The recently established TR Foundation has received its very first funding which will be used to support the Badimia people in their cultural sustainability goals. The funding from the Department of Cultural and the Arts (WA) will see us continue to work closely with the community to conduct arts workshops and record oral histories of Kirkalocka Station, an important place to many Badimia elders who have fond memories of growing up on the pastoral station.
Olly George shares his memories with younger generations.
The TR Foundation was established in 2016 as an avenue for assisting Traditional Owner groups to fulfil their cultural and community development aims. This is the first time we will be able to see the process through from start to finish; from speaking with community about project ideas, to facilitating the project, through to managing the grant acquittals. This provides a streamlined process for community development projects, enabling us to liaise with granting bodies, provide up-to-date advice to communities and seek direct feedback on projects.
The project will see the Foundation partner with the Badimia Lands Aboriginal Corporation, Wirnda Barna Artists Inc and elders of the Badimia community to facilitate a four-day program at the station consisting of arts workshops exploring the area. The project builds on 2016 projects which saw arts workshops at significant Badimia site – the Granites and further arts workshops and Healthy Country Planning workshops at Kirkalocka Station.
Kirkalocka has a long-standing relationship with the Badimia community, from its earliest days as a pastoral station employing local Aboriginal people, to today where the Station owners maintain friendships and encourage and enable Badimia people to access Traditional lands for the maintenance of cultural practices. Many of the Badimia elders grew up on the station and have fond memories and a wealth of stories that they are very excited to share with younger generations. They know of a number of significant heritage places on Kirkalocka Station and have discussed their vision for a cultural trip with younger generations recording and documenting the place through language and arts practice, reconnecting children and young people to their country and connecting them with family histories of station life.
The project is spearheaded by internationally acclaimed artists Frank Walsh Snr and Annie Walsh. Annie is a senior artist and one of Wirnda Barna Artists’ highest selling and most prolific painters. She paints country around the Gascoyne and her hometown of Mount Magnet such as Boogardie Station, her husband’s birthplace at Wydgee Hills Station and she also paints about her mother’s sea country over in Carnarvon and her father’s country in the upper Murchison. Frank paints about places on Badimia country and mainly draws inspiration from the old Aboriginal rock paintings that can be found on Wandarrie country and the landscape and mythology of Badimia land in his distinctive raw style. Frank was the winner of the Indigenous Art Award at the Mount Magnet Art Awards in 2010, selected for Revealed exhibition of emerging Aboriginal Art in Perth in 2013, was awarded the 2nd place commended award at the 2013 Albany Art Prize (behind Reko Rennie), and took out the Mid-West Aboriginal Art Award 2015 at Geraldton Regional Gallery. He has paintings in local, national and international private collections as well as Mt Gibson Iron, Geraldton Regional Aboriginal Medical Service and the SKA consortium (London).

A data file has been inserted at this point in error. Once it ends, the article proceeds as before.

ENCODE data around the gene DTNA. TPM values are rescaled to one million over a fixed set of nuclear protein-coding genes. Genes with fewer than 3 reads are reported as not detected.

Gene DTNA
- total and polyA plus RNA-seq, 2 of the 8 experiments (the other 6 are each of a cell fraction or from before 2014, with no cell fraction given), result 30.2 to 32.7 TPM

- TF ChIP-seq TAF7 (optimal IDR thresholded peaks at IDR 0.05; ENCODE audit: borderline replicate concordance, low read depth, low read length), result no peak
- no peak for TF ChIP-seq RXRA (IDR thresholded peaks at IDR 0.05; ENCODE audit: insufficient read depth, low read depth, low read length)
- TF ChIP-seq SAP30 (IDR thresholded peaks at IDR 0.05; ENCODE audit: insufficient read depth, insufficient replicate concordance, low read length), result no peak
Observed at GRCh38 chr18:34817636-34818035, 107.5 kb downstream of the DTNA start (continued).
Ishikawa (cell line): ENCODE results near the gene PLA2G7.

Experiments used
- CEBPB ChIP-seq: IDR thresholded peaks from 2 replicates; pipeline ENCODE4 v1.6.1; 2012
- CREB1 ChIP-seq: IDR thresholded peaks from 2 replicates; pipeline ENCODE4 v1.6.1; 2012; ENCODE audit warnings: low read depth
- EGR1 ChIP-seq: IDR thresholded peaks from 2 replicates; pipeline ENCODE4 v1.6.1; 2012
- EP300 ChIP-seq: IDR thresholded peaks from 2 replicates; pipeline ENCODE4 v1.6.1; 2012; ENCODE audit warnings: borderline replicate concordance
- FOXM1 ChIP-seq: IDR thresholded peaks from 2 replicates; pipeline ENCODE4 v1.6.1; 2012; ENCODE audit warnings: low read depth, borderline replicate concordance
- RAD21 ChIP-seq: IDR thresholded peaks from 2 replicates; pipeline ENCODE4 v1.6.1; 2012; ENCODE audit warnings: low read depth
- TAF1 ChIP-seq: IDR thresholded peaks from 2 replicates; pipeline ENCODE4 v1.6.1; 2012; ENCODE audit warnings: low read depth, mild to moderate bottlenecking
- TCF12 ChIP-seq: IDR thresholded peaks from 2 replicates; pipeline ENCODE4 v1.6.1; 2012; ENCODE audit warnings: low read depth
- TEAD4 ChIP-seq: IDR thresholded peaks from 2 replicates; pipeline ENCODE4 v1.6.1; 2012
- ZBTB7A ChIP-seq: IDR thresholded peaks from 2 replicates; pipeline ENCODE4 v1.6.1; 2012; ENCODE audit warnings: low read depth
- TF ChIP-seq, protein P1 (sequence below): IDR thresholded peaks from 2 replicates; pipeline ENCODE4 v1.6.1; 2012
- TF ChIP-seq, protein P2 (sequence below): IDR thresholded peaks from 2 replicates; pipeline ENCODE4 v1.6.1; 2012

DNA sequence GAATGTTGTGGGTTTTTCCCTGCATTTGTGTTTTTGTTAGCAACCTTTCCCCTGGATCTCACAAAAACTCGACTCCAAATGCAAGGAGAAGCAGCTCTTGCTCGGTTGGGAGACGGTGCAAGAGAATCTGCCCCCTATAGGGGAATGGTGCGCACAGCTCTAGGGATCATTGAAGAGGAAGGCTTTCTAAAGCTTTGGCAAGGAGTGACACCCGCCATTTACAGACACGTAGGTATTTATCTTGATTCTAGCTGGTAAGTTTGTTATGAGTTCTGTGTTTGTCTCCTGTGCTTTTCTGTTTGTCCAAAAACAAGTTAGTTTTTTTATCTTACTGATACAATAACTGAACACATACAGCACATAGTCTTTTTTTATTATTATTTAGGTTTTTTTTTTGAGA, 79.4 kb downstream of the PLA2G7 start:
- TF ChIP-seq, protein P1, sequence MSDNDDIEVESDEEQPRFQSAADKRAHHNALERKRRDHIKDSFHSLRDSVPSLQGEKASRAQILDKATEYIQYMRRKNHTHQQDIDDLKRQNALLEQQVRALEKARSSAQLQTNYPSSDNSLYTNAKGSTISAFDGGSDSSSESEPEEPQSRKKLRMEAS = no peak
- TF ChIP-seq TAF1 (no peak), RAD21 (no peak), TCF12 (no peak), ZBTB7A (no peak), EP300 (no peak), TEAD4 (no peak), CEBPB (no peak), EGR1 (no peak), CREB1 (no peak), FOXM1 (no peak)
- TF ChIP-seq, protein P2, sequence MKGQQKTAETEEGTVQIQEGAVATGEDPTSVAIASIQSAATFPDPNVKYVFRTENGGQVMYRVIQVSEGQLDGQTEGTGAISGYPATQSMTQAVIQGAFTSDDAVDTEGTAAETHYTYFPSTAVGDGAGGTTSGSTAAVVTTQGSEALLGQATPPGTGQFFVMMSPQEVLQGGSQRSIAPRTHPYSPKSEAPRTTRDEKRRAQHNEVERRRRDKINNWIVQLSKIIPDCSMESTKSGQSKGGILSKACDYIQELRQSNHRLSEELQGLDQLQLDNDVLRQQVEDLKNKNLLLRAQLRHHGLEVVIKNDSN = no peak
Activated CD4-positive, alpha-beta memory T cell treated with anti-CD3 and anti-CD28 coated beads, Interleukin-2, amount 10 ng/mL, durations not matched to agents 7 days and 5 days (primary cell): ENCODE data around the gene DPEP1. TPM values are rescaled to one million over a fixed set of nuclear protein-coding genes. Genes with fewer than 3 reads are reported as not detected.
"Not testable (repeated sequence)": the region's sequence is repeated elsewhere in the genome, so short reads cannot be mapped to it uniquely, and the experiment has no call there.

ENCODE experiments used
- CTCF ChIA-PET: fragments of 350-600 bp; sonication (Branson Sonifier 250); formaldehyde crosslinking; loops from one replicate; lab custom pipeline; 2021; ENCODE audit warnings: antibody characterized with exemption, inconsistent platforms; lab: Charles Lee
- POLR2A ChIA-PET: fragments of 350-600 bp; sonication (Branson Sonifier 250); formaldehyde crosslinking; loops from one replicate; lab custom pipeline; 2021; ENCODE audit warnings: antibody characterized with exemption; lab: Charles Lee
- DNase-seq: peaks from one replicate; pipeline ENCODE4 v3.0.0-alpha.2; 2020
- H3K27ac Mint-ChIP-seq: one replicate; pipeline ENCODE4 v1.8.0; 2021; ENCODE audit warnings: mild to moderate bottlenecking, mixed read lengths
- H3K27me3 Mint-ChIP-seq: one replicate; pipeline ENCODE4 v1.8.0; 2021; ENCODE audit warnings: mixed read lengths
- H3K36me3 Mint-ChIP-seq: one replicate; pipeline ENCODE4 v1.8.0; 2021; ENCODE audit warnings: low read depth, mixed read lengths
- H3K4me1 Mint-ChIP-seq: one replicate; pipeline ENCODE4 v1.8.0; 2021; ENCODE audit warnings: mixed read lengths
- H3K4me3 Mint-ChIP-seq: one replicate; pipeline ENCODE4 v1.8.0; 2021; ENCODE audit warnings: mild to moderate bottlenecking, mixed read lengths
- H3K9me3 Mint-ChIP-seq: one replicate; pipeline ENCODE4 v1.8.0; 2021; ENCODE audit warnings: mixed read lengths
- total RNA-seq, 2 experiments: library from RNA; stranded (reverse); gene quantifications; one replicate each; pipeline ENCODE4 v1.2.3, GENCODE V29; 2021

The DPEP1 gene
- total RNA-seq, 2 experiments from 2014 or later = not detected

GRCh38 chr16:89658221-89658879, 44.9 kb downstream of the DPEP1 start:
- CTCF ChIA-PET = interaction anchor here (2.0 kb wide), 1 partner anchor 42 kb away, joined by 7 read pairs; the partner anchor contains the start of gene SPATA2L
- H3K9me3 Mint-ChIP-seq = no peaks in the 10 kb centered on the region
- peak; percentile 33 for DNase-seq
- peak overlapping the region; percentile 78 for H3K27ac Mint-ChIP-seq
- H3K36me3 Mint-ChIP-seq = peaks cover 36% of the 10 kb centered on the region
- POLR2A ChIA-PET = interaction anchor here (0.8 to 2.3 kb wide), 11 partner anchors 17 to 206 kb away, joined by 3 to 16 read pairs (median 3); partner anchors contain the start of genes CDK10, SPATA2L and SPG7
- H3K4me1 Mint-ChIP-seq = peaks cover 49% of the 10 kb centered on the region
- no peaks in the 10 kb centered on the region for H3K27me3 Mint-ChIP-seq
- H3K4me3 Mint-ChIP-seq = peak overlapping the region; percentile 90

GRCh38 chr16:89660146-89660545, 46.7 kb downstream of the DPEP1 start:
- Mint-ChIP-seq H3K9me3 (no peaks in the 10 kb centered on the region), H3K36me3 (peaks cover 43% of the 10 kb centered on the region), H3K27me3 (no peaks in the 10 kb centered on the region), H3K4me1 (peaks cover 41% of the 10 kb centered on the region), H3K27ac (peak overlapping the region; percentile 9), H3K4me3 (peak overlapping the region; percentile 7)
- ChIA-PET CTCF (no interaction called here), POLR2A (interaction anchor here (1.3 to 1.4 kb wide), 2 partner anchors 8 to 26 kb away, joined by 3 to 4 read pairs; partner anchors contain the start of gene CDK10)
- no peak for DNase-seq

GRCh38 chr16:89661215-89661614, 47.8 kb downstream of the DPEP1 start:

Annie Walsh painting at Wirnda Barna
The project will also involve the teachings of Olly George – the last remaining fluent speaker of Badimia who grew up on Kirkalocka Station and has a strong connection to the Land. Olly will facilitate the sharing of traditional language as it relates to art and sites of Kirkalocka Station. This connection is seen as particularly significant given the strong and inextricable links which exist between culture, art, language and the land.
Frank, Annie and Olly have a rich knowledge of the sites, language and stories from around the Mt Magnet and Kirkalocka area. As the last remaining link with the language of the Badimia community Olly has expressed an urgent need to pass on his knowledge of language and culture and the community have determined that the best way to record and preserve their important cultural information was through the medium of community arts practice on-country.
The TR Foundation feels very privileged and excited to work with the Badimia community and support them in all their cultural development goals. This project is scheduled to take place during NAIDOC week in 2017, so stay posted for the project updates and photos.